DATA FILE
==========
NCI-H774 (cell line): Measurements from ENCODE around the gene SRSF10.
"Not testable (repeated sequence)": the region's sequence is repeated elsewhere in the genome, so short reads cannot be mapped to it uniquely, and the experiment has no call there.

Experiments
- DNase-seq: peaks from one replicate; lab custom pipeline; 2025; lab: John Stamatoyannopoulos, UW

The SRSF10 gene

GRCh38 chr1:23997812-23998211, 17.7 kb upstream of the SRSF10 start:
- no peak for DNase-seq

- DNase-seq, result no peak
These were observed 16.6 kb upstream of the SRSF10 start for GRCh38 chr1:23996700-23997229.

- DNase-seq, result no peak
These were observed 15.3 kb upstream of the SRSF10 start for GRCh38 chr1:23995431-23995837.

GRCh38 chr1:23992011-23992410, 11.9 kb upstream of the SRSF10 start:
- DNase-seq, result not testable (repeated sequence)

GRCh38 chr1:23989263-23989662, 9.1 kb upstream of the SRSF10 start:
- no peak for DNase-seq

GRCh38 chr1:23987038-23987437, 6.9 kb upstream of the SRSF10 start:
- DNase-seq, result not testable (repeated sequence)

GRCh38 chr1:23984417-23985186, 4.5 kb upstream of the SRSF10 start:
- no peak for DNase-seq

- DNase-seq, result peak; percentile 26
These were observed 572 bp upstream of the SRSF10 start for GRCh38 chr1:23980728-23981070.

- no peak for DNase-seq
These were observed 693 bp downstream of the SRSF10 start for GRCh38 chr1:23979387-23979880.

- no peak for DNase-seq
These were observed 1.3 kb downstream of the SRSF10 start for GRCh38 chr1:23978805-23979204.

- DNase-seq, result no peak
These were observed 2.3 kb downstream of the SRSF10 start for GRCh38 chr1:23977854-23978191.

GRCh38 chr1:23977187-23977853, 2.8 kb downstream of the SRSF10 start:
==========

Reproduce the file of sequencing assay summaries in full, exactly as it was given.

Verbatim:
NCI-H774 (cell line): Measurements from ENCODE around the gene SRSF10.
"Not testable (repeated sequence)": the region's sequence is repeated elsewhere in the genome, so short reads cannot be mapped to it uniquely, and the experiment has no call there.

Experiments
- DNase-seq: peaks from one replicate; lab custom pipeline; 2025; lab: John Stamatoyannopoulos, UW

The SRSF10 gene

GRCh38 chr1:23997812-23998211, 17.7 kb upstream of the SRSF10 start:
- no peak for DNase-seq

- DNase-seq, result no peak
These were observed 16.6 kb upstream of the SRSF10 start for GRCh38 chr1:23996700-23997229.

- DNase-seq, result no peak
These were observed 15.3 kb upstream of the SRSF10 start for GRCh38 chr1:23995431-23995837.

GRCh38 chr1:23992011-23992410, 11.9 kb upstream of the SRSF10 start:
- DNase-seq, result not testable (repeated sequence)

GRCh38 chr1:23989263-23989662, 9.1 kb upstream of the SRSF10 start:
- no peak for DNase-seq

GRCh38 chr1:23987038-23987437, 6.9 kb upstream of the SRSF10 start:
- DNase-seq, result not testable (repeated sequence)

GRCh38 chr1:23984417-23985186, 4.5 kb upstream of the SRSF10 start:
- no peak for DNase-seq

- DNase-seq, result peak; percentile 26
These were observed 572 bp upstream of the SRSF10 start for GRCh38 chr1:23980728-23981070.

- no peak for DNase-seq
These were observed 693 bp downstream of the SRSF10 start for GRCh38 chr1:23979387-23979880.

- no peak for DNase-seq
These were observed 1.3 kb downstream of the SRSF10 start for GRCh38 chr1:23978805-23979204.

- DNase-seq, result no peak
These were observed 2.3 kb downstream of the SRSF10 start for GRCh38 chr1:23977854-23978191.

GRCh38 chr1:23977187-23977853, 2.8 kb downstream of the SRSF10 start: